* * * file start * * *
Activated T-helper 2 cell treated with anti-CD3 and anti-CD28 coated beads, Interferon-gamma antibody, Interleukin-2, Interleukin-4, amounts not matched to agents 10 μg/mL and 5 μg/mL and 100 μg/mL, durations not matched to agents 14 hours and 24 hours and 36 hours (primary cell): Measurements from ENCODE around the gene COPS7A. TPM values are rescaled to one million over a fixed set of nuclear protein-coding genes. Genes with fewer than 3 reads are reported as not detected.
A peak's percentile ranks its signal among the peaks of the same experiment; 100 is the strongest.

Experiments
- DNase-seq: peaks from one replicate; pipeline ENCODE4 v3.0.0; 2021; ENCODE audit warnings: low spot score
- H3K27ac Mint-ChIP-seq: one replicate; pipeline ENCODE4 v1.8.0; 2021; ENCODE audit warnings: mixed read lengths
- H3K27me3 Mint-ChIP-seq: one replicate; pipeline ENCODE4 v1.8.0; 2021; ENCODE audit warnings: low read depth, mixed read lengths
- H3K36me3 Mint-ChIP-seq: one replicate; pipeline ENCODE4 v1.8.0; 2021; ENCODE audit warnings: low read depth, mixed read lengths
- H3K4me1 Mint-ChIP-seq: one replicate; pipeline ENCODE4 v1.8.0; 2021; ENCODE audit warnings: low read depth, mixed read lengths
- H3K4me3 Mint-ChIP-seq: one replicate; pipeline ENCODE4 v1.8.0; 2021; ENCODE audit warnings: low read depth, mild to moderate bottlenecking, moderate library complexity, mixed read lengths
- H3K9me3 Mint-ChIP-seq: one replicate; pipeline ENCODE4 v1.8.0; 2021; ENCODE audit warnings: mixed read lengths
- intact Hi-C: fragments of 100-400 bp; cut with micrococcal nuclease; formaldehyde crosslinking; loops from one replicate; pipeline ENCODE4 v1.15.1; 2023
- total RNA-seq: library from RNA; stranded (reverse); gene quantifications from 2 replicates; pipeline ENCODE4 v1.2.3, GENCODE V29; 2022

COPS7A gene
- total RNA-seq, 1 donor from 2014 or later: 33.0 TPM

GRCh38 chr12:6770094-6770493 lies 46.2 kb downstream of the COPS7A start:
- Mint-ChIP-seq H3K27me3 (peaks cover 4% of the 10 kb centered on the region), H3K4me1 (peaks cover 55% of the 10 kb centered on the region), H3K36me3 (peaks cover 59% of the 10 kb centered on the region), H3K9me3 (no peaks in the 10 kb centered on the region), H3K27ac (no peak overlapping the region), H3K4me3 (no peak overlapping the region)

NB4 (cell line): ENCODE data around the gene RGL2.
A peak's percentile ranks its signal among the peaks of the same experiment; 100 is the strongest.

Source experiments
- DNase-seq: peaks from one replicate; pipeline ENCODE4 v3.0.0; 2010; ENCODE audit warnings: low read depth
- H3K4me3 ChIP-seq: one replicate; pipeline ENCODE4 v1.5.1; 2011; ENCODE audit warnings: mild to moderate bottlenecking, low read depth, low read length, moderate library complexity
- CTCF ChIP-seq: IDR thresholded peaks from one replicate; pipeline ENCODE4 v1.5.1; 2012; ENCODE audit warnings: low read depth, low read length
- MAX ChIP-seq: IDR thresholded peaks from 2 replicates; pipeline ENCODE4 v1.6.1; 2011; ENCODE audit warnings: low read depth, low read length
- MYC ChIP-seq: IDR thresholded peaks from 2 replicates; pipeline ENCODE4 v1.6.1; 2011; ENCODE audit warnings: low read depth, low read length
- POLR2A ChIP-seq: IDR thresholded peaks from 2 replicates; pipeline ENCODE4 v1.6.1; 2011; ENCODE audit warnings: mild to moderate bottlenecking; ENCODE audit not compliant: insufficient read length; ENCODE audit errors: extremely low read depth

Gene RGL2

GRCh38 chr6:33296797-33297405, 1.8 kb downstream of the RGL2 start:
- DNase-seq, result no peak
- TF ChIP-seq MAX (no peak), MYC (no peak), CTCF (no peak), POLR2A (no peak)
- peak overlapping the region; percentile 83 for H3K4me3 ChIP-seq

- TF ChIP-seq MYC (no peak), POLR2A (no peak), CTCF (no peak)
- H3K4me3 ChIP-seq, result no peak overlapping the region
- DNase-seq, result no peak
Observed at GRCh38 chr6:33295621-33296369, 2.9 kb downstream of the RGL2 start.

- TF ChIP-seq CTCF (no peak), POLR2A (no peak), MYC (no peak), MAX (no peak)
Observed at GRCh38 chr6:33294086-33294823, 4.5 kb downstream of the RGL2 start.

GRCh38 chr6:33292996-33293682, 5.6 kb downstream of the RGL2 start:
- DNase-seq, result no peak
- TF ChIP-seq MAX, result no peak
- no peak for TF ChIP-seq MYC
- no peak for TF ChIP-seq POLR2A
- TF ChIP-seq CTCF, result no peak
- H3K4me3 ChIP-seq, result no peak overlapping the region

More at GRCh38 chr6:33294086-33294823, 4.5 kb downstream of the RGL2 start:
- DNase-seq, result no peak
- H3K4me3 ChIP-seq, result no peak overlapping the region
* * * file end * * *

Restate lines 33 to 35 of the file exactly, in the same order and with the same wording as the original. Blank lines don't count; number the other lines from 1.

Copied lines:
- DNase-seq, result no peak
Observed at GRCh38 chr6:33295621-33296369, 2.9 kb downstream of the RGL2 start.

- TF ChIP-seq CTCF (no peak), POLR2A (no peak), MYC (no peak), MAX (no peak)